(e) During flight tests required by sub-paragraph (a) of this paragraph the limit manoeuvring load factors prescribed in JAR 25.333 (b) and 25.337, and the manoeuvring load factors associated with probable inadvertent excursions beyond the boundaries of the buffet onset envelopes determined under JAR 25.251 (e), need not be exceeded. In addition, the entry speeds for flight test demonstrations at normal acceleration values less than 1 g must be limited to the extent necessary to accomplish a recovery without exceeding VDF/MDF.

(f) In the out-of-trim condition specified in sub-paragraph (a) of this paragraph, it must be possible from an overspeed condition at VDF/MDF, to produce at least 15 g for recovery by applying not more than 125 pounds of longitudinal control force using either the primary longitudinal control alone or the primary longitudinal control and the longitudinal trim system. If the longitudinal trim is used to assist in producing the required load factor, it must be shown at VDF/MDF that the longitudinal trim can be actuated in the aeroplane nose-up direction with the primary surface loaded to correspond to the least of the following aeroplane nose-up control forces:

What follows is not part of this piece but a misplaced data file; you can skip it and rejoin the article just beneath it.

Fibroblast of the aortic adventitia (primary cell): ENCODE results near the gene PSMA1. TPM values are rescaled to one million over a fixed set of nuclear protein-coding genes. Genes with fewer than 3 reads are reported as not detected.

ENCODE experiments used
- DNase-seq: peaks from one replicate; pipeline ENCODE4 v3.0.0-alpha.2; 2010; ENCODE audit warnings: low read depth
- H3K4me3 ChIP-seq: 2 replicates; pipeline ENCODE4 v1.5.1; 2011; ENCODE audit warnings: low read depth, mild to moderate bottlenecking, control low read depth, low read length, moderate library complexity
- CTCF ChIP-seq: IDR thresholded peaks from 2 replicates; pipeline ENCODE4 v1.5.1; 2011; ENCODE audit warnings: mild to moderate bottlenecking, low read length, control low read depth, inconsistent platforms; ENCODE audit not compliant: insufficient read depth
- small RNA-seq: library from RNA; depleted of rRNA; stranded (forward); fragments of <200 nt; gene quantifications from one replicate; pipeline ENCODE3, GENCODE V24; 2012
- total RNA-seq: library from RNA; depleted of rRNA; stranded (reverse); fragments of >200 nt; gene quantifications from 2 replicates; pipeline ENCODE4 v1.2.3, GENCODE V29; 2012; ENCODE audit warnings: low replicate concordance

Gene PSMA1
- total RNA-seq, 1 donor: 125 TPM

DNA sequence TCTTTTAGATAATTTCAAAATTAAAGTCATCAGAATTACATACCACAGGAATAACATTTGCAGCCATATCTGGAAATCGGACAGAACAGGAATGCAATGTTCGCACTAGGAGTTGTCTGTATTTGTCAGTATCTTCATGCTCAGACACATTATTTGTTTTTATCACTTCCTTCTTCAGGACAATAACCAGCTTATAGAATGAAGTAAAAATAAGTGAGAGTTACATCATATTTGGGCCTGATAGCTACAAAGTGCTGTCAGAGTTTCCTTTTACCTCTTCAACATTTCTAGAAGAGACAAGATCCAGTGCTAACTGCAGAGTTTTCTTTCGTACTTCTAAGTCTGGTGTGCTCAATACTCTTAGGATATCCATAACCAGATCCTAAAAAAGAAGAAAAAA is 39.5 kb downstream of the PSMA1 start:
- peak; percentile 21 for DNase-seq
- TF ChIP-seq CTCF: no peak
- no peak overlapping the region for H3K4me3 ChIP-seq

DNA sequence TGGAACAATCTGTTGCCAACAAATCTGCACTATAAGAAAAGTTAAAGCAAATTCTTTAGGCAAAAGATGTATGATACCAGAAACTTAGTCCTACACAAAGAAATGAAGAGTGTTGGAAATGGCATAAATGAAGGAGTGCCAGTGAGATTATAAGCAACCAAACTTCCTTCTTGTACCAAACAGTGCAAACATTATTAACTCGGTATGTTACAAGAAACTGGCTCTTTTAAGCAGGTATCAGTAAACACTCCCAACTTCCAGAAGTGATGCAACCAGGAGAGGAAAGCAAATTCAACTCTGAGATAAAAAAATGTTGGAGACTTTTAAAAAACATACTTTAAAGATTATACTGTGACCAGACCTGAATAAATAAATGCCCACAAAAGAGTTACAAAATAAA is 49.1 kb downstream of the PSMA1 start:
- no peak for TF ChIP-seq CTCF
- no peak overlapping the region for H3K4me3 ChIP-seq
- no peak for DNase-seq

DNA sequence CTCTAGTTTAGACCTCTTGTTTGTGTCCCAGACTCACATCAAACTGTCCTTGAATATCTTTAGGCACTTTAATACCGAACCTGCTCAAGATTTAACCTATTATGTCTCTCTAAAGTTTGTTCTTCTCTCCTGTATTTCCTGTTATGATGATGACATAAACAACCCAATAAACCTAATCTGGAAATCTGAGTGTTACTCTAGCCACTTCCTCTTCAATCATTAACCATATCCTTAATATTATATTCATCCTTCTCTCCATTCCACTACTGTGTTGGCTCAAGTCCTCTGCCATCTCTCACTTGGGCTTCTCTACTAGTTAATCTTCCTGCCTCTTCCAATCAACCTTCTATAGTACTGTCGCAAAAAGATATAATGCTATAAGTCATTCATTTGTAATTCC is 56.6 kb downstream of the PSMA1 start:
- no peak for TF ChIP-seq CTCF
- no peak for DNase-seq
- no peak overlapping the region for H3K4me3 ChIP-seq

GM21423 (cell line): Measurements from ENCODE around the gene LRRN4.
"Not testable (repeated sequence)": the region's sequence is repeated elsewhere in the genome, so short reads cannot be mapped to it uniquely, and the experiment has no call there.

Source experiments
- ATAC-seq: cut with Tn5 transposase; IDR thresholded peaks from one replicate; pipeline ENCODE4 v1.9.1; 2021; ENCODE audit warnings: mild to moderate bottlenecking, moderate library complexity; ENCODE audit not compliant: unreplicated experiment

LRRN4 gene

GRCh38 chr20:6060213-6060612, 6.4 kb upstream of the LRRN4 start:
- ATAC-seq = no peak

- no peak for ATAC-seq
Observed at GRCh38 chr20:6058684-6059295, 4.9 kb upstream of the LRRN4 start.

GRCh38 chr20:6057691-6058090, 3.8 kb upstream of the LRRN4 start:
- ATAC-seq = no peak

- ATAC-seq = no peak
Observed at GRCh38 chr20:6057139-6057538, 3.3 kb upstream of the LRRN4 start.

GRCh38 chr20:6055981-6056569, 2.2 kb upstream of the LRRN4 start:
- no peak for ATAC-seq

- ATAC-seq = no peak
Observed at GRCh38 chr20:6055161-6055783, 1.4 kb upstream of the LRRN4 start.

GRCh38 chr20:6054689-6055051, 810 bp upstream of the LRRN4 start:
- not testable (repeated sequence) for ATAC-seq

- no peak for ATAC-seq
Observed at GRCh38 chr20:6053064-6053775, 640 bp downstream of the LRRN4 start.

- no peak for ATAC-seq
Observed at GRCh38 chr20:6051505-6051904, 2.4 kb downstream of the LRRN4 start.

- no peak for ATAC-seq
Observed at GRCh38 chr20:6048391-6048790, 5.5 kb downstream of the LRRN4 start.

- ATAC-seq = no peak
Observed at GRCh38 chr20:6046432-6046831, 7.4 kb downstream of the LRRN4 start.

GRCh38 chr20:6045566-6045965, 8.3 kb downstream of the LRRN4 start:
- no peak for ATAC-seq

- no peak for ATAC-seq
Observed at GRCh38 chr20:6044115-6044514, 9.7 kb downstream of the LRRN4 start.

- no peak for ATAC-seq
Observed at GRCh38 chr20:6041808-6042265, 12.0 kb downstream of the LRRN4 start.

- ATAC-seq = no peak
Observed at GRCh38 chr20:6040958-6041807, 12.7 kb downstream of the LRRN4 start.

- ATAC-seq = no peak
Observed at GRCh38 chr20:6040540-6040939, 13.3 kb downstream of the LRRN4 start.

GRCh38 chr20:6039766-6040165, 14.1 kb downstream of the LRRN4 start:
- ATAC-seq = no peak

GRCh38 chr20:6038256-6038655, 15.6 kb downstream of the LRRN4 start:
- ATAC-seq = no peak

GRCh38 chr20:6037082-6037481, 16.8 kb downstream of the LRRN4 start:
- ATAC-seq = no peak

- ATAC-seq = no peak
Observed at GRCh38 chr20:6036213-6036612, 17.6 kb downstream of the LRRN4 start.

(1) The maximum control forces expected in service as specified in JAR 25.301 and 25.397.

(2) The control force required to produce 15 g.

(3) The control force corresponding to buffeting or other phenomena of such intensity that it is a strong deterrent to further application of primary longitudinal control force.


JAR 25.261 Flight in rough air
Procedures for flight in turbulence must be established. (See ACJ 25X261.)


SUBPART C Structure
General

JAR 25.301 Loads

(a) Strength requirements are specified in terms of limit loads (the maximum loads to be expected in service) and ultimate loads (limit loads multiplied by prescribed factors of safety). Unless otherwise provided, prescribed loads are limit loads.

(b) Unless otherwise provided the specified air, ground, and water loads must be placed in equilibrium with inertia forces, considering each item of mass in the aeroplane. These loads must be distributed to conservatively approximate or closely represent actual conditions. Methods used to determine load intensities and distribution must be validated by flight load measurement unless the methods used for determining those loading conditions are shown to be reliable. (See ACJ 25.301(b).)

(c) If deflections under load would significantly change the distribution of external or internal loads, this redistribution must be taken into account.


JAR 25.303 Factor of safety